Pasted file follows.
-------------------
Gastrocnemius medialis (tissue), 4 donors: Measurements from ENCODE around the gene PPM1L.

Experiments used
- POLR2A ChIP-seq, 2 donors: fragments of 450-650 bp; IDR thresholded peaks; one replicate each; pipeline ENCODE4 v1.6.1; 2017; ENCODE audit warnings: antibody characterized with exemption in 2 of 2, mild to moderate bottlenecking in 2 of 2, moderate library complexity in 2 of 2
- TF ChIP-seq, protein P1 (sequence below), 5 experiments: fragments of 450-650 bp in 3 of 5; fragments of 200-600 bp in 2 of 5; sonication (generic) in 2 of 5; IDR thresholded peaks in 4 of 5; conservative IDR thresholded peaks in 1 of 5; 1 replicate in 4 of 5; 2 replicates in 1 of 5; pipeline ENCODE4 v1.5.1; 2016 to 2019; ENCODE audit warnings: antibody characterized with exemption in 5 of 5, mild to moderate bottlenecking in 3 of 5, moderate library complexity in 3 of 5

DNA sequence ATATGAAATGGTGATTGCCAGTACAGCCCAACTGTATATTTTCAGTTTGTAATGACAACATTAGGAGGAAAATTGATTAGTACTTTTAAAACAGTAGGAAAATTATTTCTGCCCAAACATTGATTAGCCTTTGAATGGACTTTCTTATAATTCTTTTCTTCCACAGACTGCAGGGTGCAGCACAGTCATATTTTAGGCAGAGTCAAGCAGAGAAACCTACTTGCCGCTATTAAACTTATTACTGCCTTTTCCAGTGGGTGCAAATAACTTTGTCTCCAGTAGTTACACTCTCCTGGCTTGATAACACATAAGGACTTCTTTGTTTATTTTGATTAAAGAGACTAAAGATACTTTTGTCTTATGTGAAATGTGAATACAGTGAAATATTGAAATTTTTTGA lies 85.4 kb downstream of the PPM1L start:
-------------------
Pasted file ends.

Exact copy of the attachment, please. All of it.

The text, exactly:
Gastrocnemius medialis (tissue), 4 donors: Measurements from ENCODE around the gene PPM1L.

Experiments used
- POLR2A ChIP-seq, 2 donors: fragments of 450-650 bp; IDR thresholded peaks; one replicate each; pipeline ENCODE4 v1.6.1; 2017; ENCODE audit warnings: antibody characterized with exemption in 2 of 2, mild to moderate bottlenecking in 2 of 2, moderate library complexity in 2 of 2
- TF ChIP-seq, protein P1 (sequence below), 5 experiments: fragments of 450-650 bp in 3 of 5; fragments of 200-600 bp in 2 of 5; sonication (generic) in 2 of 5; IDR thresholded peaks in 4 of 5; conservative IDR thresholded peaks in 1 of 5; 1 replicate in 4 of 5; 2 replicates in 1 of 5; pipeline ENCODE4 v1.5.1; 2016 to 2019; ENCODE audit warnings: antibody characterized with exemption in 5 of 5, mild to moderate bottlenecking in 3 of 5, moderate library complexity in 3 of 5

DNA sequence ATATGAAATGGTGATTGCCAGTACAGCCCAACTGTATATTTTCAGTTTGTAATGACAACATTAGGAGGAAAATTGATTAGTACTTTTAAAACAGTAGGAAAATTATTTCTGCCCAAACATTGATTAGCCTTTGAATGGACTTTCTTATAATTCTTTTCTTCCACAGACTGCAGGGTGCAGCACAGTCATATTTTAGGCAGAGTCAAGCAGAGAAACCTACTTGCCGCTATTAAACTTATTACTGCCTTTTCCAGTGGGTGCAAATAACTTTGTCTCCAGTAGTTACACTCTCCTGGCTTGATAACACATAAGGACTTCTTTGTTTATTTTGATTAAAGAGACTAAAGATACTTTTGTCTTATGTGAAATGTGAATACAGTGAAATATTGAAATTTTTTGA lies 85.4 kb downstream of the PPM1L start: